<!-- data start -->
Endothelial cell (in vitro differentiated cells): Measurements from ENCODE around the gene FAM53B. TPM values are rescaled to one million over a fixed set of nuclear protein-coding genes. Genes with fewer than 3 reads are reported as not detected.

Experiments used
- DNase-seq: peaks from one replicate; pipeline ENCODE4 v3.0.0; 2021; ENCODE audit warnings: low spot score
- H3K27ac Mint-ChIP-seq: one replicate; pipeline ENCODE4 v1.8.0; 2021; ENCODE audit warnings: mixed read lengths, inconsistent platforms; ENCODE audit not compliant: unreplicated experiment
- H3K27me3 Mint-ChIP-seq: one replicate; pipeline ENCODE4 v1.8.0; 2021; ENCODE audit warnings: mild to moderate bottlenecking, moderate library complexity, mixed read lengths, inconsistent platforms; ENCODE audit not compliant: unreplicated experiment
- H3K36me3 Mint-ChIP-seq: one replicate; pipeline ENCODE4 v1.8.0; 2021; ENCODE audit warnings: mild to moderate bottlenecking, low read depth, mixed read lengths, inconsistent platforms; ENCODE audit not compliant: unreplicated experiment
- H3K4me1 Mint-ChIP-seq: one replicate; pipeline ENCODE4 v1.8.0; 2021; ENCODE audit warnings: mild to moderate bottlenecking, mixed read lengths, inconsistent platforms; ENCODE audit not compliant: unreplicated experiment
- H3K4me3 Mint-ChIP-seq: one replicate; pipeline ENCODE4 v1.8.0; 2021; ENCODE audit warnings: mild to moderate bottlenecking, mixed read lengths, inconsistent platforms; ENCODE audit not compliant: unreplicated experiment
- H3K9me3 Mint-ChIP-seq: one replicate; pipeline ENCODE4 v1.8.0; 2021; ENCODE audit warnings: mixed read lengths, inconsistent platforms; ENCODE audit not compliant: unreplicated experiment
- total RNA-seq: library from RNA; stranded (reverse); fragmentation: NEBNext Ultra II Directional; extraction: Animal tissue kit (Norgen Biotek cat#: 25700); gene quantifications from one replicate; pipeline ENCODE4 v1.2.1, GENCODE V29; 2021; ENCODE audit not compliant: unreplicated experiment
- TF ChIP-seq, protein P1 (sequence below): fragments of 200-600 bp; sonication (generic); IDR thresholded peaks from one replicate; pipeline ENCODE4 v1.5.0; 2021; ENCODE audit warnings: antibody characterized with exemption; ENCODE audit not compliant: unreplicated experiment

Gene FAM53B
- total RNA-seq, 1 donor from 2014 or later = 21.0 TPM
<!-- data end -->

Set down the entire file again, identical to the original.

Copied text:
Endothelial cell (in vitro differentiated cells): Measurements from ENCODE around the gene FAM53B. TPM values are rescaled to one million over a fixed set of nuclear protein-coding genes. Genes with fewer than 3 reads are reported as not detected.

Experiments used
- DNase-seq: peaks from one replicate; pipeline ENCODE4 v3.0.0; 2021; ENCODE audit warnings: low spot score
- H3K27ac Mint-ChIP-seq: one replicate; pipeline ENCODE4 v1.8.0; 2021; ENCODE audit warnings: mixed read lengths, inconsistent platforms; ENCODE audit not compliant: unreplicated experiment
- H3K27me3 Mint-ChIP-seq: one replicate; pipeline ENCODE4 v1.8.0; 2021; ENCODE audit warnings: mild to moderate bottlenecking, moderate library complexity, mixed read lengths, inconsistent platforms; ENCODE audit not compliant: unreplicated experiment
- H3K36me3 Mint-ChIP-seq: one replicate; pipeline ENCODE4 v1.8.0; 2021; ENCODE audit warnings: mild to moderate bottlenecking, low read depth, mixed read lengths, inconsistent platforms; ENCODE audit not compliant: unreplicated experiment
- H3K4me1 Mint-ChIP-seq: one replicate; pipeline ENCODE4 v1.8.0; 2021; ENCODE audit warnings: mild to moderate bottlenecking, mixed read lengths, inconsistent platforms; ENCODE audit not compliant: unreplicated experiment
- H3K4me3 Mint-ChIP-seq: one replicate; pipeline ENCODE4 v1.8.0; 2021; ENCODE audit warnings: mild to moderate bottlenecking, mixed read lengths, inconsistent platforms; ENCODE audit not compliant: unreplicated experiment
- H3K9me3 Mint-ChIP-seq: one replicate; pipeline ENCODE4 v1.8.0; 2021; ENCODE audit warnings: mixed read lengths, inconsistent platforms; ENCODE audit not compliant: unreplicated experiment
- total RNA-seq: library from RNA; stranded (reverse); fragmentation: NEBNext Ultra II Directional; extraction: Animal tissue kit (Norgen Biotek cat#: 25700); gene quantifications from one replicate; pipeline ENCODE4 v1.2.1, GENCODE V29; 2021; ENCODE audit not compliant: unreplicated experiment
- TF ChIP-seq, protein P1 (sequence below): fragments of 200-600 bp; sonication (generic); IDR thresholded peaks from one replicate; pipeline ENCODE4 v1.5.0; 2021; ENCODE audit warnings: antibody characterized with exemption; ENCODE audit not compliant: unreplicated experiment

Gene FAM53B
- total RNA-seq, 1 donor from 2014 or later = 21.0 TPM